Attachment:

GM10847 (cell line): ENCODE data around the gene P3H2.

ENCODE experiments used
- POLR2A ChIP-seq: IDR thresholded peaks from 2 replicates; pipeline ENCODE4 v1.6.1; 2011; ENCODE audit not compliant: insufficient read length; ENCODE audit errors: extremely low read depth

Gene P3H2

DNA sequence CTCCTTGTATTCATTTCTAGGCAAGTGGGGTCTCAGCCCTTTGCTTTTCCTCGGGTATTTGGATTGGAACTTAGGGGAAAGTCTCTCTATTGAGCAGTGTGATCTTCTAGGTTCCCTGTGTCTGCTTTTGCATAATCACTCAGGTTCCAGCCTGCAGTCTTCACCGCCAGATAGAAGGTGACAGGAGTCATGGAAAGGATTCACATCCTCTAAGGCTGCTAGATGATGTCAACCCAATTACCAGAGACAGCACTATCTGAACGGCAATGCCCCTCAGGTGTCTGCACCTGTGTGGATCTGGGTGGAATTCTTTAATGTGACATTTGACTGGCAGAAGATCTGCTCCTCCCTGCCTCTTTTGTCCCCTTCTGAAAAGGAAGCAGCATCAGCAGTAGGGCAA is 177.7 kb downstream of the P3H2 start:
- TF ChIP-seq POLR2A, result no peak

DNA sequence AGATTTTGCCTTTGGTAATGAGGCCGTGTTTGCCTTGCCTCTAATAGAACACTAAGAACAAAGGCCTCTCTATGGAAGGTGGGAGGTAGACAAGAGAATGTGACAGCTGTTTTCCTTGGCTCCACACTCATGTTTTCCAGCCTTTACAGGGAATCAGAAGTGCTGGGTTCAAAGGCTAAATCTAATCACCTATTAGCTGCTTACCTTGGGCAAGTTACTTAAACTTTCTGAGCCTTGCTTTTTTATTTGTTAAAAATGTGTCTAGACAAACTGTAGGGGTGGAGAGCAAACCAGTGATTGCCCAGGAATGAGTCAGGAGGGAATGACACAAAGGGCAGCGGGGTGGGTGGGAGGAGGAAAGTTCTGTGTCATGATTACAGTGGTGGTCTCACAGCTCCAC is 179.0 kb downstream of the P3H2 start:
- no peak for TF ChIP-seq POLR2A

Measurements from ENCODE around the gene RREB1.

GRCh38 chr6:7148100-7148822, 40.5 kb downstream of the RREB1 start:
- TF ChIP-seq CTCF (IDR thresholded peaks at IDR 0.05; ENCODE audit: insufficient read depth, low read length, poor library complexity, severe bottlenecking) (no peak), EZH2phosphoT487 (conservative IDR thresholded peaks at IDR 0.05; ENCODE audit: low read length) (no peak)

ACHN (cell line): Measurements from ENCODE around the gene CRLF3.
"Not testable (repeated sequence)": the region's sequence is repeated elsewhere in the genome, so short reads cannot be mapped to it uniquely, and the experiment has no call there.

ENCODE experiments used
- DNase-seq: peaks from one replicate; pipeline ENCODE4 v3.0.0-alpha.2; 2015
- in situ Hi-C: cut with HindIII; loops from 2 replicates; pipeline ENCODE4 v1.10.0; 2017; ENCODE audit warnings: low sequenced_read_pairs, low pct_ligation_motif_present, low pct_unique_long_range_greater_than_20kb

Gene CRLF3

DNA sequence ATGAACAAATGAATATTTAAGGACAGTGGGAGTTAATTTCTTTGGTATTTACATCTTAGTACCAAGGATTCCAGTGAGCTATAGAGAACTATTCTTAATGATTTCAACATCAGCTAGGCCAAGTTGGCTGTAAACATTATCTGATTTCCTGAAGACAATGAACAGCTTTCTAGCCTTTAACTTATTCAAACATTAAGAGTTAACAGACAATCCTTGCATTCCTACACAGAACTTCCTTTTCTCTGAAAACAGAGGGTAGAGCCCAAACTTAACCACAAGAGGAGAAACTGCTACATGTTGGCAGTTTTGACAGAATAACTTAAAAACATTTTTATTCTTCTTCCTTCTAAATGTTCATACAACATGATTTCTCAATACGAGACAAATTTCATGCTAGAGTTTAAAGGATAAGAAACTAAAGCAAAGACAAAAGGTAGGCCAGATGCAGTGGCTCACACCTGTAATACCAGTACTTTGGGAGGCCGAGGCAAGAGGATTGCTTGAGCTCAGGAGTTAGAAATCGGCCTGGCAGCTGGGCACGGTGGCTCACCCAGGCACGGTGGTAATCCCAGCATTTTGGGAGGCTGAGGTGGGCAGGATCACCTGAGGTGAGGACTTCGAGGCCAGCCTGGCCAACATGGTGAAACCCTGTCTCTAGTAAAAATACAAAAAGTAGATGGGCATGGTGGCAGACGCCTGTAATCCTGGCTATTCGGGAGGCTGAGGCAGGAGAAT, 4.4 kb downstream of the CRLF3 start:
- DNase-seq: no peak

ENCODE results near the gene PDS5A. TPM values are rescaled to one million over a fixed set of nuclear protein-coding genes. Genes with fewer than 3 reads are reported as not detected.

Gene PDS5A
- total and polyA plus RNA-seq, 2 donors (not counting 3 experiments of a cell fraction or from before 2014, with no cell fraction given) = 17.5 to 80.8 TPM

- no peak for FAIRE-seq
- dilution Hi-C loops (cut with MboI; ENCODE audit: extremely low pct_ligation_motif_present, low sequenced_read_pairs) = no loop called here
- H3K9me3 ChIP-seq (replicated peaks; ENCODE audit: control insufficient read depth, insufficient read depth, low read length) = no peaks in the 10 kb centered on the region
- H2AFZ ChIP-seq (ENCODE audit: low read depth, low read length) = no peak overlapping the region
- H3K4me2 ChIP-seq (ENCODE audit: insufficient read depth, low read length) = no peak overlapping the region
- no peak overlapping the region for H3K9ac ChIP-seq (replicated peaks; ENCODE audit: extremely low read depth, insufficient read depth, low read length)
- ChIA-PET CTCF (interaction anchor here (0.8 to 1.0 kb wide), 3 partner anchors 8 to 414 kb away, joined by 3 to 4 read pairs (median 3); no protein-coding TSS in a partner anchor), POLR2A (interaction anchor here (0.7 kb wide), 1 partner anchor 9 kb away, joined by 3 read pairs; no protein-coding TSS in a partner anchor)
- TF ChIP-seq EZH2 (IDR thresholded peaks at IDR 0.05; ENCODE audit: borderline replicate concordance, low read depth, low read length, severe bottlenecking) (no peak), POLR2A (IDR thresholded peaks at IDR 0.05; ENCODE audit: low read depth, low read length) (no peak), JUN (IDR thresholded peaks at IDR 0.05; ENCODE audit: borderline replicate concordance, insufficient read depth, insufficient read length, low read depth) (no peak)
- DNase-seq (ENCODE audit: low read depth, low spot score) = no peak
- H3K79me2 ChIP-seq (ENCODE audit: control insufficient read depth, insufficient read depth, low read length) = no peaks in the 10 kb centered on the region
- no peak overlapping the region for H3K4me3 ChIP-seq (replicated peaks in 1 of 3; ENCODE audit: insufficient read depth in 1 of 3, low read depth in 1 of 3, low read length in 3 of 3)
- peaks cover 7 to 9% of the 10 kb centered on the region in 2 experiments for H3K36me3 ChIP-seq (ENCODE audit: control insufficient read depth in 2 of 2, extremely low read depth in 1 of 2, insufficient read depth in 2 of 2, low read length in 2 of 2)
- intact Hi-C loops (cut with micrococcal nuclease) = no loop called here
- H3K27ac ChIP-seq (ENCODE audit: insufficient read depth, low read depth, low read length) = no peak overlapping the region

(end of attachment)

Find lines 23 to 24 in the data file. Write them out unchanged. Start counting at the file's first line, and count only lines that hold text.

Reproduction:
- no peak for FAIRE-seq
- dilution Hi-C loops (cut with MboI; ENCODE audit: extremely low pct_ligation_motif_present, low sequenced_read_pairs) = no loop called here